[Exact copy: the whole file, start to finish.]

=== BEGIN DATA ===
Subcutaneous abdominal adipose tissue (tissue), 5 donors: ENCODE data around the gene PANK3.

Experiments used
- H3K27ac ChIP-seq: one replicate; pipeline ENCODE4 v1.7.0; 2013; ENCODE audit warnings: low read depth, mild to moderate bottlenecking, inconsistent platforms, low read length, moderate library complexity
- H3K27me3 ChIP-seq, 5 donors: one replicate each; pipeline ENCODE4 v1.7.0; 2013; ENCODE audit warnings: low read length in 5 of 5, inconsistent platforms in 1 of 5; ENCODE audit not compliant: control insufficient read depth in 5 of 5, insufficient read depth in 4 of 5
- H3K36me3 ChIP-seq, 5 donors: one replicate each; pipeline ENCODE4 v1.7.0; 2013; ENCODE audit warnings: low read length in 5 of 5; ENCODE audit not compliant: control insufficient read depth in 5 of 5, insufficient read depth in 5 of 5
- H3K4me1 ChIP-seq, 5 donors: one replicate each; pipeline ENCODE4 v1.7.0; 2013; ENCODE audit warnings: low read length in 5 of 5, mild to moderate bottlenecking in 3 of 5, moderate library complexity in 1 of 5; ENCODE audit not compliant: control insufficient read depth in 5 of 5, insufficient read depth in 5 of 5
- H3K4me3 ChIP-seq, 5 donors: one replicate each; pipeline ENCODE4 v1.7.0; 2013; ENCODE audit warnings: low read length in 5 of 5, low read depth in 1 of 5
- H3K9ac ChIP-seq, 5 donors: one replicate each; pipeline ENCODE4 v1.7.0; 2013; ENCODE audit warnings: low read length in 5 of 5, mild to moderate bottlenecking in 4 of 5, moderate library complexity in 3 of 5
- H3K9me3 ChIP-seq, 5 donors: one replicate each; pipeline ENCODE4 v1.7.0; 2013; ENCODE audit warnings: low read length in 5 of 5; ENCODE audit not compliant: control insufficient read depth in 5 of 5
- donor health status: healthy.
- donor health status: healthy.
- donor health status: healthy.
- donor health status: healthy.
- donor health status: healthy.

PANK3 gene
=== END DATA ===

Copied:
Subcutaneous abdominal adipose tissue (tissue), 5 donors: ENCODE data around the gene PANK3.

Experiments used
- H3K27ac ChIP-seq: one replicate; pipeline ENCODE4 v1.7.0; 2013; ENCODE audit warnings: low read depth, mild to moderate bottlenecking, inconsistent platforms, low read length, moderate library complexity
- H3K27me3 ChIP-seq, 5 donors: one replicate each; pipeline ENCODE4 v1.7.0; 2013; ENCODE audit warnings: low read length in 5 of 5, inconsistent platforms in 1 of 5; ENCODE audit not compliant: control insufficient read depth in 5 of 5, insufficient read depth in 4 of 5
- H3K36me3 ChIP-seq, 5 donors: one replicate each; pipeline ENCODE4 v1.7.0; 2013; ENCODE audit warnings: low read length in 5 of 5; ENCODE audit not compliant: control insufficient read depth in 5 of 5, insufficient read depth in 5 of 5
- H3K4me1 ChIP-seq, 5 donors: one replicate each; pipeline ENCODE4 v1.7.0; 2013; ENCODE audit warnings: low read length in 5 of 5, mild to moderate bottlenecking in 3 of 5, moderate library complexity in 1 of 5; ENCODE audit not compliant: control insufficient read depth in 5 of 5, insufficient read depth in 5 of 5
- H3K4me3 ChIP-seq, 5 donors: one replicate each; pipeline ENCODE4 v1.7.0; 2013; ENCODE audit warnings: low read length in 5 of 5, low read depth in 1 of 5
- H3K9ac ChIP-seq, 5 donors: one replicate each; pipeline ENCODE4 v1.7.0; 2013; ENCODE audit warnings: low read length in 5 of 5, mild to moderate bottlenecking in 4 of 5, moderate library complexity in 3 of 5
- H3K9me3 ChIP-seq, 5 donors: one replicate each; pipeline ENCODE4 v1.7.0; 2013; ENCODE audit warnings: low read length in 5 of 5; ENCODE audit not compliant: control insufficient read depth in 5 of 5
- donor health status: healthy.
- donor health status: healthy.
- donor health status: healthy.
- donor health status: healthy.
- donor health status: healthy.

PANK3 gene